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Gregor Bachmann
Nina Boeger
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Senior Editors: 

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Jurgen Bast
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Patrycja Dabrowska
Elisa Hoven
Jen Hendry
Malcolm MacLaren
Stefan Magen
Ralf Michaels
Christoph Safferling
Emanuel Towfigh
Floris de Witte

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Anna Katharina von Oettingen 

Judging Nuremberg: The Laws, the Rallies, the Trials

By Tobias Lock and Julia Riem
Read the Full Contribution as a PDF

Suggested Citation: Tobias Lock and Julia Riem, Judging Nuremberg: The Laws, the Rallies, the Trials, 6 German Law Journal 1819-1832 (2005), available at

A. Introduction

The 60th anniversary of the trial against the major war criminals of World War II before the International Military Tribunal Trial (IMT) in Nuremberg was the subject matter of an international conference held in Nuremberg from Sunday, July 17 to Wednesday, July 20, 2005. The conference was presented by Touro College Jacob D. Fuchsberg Law Center, Institute on the Holocaust and the Law, Huntington, USA,  in association with the Foundation “Remembrance, Responsibility and Future” – “Remembrance and Future” Fund, supported, amongst others, by the Higher Regional Court of Nuremberg, the Faculty of Law, Friedrich-Alexander University, Erlangen-Nuremberg and the German-American Lawyers’ Association.

The pre-conference session was opened by the President of the Nuremberg Higher Regional Court, Dr. Stefan Franke, who welcomed the audience in “the room where world history was made”, the original setting of the IMT in courtroom 600 at the Nuremberg Palace of Justice. He was followed by Prof. Dr. Mathias Rohe (Dean of Law, Friedrich-Alexander University, Erlangen-Nuremberg), who, as a sign of remembrance, read out a list of those members of the University who were deprived of their doctorates during the Third Reich.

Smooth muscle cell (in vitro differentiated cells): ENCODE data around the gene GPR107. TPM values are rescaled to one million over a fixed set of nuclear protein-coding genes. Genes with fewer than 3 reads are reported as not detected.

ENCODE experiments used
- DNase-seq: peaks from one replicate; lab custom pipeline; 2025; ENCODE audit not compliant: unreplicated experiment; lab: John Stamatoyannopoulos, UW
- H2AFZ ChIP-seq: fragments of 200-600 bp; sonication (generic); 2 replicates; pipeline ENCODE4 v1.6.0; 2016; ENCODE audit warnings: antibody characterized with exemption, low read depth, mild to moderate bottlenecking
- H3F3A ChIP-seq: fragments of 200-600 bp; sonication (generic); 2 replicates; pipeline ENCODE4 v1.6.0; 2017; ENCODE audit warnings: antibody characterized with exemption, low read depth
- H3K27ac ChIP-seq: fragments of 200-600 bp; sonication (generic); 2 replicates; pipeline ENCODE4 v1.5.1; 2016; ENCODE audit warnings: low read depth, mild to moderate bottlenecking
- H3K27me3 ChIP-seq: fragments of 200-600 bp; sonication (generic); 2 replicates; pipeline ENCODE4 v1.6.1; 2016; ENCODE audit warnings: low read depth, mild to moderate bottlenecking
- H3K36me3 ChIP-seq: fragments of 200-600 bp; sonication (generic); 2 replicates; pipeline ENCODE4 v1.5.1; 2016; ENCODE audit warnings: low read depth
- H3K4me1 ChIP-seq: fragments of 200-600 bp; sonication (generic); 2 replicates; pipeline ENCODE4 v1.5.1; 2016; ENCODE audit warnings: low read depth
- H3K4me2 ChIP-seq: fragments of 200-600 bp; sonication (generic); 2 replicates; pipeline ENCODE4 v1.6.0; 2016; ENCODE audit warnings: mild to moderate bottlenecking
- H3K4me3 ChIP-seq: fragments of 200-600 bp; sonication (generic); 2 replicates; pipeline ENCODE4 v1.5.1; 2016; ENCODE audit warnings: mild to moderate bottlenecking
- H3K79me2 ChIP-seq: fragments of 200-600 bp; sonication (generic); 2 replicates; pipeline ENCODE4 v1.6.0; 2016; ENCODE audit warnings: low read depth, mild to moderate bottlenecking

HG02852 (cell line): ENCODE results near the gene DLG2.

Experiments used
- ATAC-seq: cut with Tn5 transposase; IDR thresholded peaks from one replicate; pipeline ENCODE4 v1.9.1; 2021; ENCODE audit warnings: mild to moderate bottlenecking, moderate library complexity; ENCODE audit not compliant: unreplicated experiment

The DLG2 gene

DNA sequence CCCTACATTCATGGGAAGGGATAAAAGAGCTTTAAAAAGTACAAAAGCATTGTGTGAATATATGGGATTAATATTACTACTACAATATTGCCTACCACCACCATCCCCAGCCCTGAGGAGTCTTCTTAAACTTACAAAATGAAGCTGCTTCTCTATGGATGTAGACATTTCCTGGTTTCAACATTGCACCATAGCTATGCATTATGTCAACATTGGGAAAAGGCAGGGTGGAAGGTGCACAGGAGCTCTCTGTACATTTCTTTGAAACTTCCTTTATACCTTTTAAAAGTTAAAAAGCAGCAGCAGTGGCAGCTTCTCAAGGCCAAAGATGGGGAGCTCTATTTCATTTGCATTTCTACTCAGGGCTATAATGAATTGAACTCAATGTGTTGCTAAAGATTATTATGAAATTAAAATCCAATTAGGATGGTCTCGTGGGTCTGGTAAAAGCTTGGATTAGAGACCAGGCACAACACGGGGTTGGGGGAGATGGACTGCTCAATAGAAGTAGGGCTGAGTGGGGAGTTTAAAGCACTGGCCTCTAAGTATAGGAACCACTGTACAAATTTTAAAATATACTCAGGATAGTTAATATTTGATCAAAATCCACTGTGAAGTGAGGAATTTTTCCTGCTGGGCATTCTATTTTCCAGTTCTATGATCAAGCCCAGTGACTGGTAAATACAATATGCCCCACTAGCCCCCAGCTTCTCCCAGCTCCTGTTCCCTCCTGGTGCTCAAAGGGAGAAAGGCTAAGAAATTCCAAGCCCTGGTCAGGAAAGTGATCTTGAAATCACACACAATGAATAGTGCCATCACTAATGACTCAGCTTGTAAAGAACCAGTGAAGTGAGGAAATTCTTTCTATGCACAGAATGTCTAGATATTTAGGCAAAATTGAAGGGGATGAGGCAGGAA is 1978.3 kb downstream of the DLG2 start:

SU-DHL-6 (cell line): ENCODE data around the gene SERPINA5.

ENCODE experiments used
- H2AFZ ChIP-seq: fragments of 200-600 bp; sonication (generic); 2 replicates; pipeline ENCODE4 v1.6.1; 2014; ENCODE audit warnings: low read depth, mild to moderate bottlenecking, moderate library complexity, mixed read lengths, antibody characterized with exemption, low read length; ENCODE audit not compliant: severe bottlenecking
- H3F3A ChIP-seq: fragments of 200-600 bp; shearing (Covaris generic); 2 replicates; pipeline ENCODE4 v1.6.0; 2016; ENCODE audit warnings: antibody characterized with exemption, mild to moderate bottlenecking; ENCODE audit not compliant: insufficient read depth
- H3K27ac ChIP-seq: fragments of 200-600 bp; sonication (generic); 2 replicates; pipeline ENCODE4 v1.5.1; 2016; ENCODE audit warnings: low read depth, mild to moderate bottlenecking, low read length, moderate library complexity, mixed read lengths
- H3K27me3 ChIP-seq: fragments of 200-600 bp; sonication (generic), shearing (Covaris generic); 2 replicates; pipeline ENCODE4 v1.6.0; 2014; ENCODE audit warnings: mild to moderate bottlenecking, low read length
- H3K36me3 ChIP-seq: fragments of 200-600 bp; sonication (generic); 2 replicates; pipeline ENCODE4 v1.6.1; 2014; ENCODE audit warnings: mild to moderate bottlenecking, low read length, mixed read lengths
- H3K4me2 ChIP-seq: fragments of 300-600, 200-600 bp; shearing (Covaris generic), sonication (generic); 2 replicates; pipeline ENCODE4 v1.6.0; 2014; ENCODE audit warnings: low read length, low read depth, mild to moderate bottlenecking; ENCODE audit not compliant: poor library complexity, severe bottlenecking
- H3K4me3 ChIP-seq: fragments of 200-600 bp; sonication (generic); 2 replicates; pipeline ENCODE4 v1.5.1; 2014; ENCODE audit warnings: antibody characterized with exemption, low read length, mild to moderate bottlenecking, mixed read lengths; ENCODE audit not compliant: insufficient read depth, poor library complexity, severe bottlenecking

B. Historical and national perspectives in the IMT

An expert on each Allied nation and a German Scholar presented the different interests and expectations of the participating nations. Prof. Raymond Brown (Seton Hall School of Law, New Jersey, U.S.) emphasised the impact of the Nuremberg trials on the development of modern international criminal law, stating that Nuremberg had created a “normative architecture” in this respect. Brown perceives irony in the fact that today, there is a tendency to take the IMT for granted. According to Brown, in the US there were disputes regarding the establishment of a military tribunal, as summary executions or national proceedings had been discussed as competing ideas for a long time. Brown critically drew parallels between the American commitment in Nuremberg, in particular with respect to the crime of aggression, and the United States’ current political position regarding Art. 51 of the UN-Charter...